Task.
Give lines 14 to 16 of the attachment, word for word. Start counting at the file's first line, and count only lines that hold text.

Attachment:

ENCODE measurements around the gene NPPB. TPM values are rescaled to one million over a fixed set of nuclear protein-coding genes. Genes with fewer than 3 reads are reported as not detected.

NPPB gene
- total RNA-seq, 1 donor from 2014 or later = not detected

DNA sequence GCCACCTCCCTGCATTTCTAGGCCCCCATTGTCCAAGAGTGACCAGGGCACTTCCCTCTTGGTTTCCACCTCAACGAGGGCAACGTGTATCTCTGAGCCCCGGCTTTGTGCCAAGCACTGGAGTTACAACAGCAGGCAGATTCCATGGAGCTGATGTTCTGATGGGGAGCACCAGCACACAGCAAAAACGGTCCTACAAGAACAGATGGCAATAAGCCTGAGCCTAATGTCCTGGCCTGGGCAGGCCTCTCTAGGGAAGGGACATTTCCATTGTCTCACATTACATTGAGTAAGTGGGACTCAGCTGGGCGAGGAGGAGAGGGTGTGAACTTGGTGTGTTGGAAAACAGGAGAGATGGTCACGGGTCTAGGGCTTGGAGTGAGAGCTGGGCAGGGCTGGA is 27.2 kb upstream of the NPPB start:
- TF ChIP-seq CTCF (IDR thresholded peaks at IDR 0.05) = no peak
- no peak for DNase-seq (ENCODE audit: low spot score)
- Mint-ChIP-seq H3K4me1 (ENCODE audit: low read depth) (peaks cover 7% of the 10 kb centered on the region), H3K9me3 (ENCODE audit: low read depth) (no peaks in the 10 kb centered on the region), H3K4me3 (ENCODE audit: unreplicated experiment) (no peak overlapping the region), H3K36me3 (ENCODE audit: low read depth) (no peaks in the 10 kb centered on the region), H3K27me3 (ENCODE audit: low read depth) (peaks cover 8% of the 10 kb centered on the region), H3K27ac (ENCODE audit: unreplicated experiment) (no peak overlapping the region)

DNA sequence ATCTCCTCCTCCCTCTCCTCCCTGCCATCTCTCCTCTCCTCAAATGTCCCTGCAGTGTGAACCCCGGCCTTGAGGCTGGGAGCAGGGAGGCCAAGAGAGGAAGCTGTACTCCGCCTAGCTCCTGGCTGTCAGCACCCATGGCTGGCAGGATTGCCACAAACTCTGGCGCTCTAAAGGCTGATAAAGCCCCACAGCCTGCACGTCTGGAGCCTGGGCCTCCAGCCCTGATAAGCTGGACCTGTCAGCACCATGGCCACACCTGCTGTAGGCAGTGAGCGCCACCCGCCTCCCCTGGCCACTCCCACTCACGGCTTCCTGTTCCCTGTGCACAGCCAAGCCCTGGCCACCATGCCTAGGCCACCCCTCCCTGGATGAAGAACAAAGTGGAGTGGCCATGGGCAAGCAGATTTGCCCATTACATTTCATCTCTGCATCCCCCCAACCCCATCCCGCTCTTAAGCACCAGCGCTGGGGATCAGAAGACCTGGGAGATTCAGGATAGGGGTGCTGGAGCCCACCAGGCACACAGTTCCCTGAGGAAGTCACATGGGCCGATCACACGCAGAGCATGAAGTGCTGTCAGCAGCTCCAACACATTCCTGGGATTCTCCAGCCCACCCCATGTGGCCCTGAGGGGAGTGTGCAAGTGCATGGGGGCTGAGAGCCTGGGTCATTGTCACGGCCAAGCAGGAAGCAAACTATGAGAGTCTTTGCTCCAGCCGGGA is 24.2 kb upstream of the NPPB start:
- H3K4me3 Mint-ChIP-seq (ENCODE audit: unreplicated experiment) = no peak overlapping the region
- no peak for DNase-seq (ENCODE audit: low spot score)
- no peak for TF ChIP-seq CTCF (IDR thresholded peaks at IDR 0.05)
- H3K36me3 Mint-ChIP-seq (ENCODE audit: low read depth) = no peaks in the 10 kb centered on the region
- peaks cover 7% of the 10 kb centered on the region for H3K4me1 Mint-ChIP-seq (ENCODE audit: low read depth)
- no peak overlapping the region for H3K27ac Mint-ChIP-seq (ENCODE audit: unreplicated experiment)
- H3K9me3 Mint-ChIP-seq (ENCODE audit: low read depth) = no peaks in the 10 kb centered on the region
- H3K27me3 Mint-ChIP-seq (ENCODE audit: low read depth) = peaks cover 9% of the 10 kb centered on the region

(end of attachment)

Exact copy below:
- no peak overlapping the region for H3K27ac Mint-ChIP-seq (ENCODE audit: unreplicated experiment)
- H3K9me3 Mint-ChIP-seq (ENCODE audit: low read depth) = no peaks in the 10 kb centered on the region
- H3K27me3 Mint-ChIP-seq (ENCODE audit: low read depth) = peaks cover 9% of the 10 kb centered on the region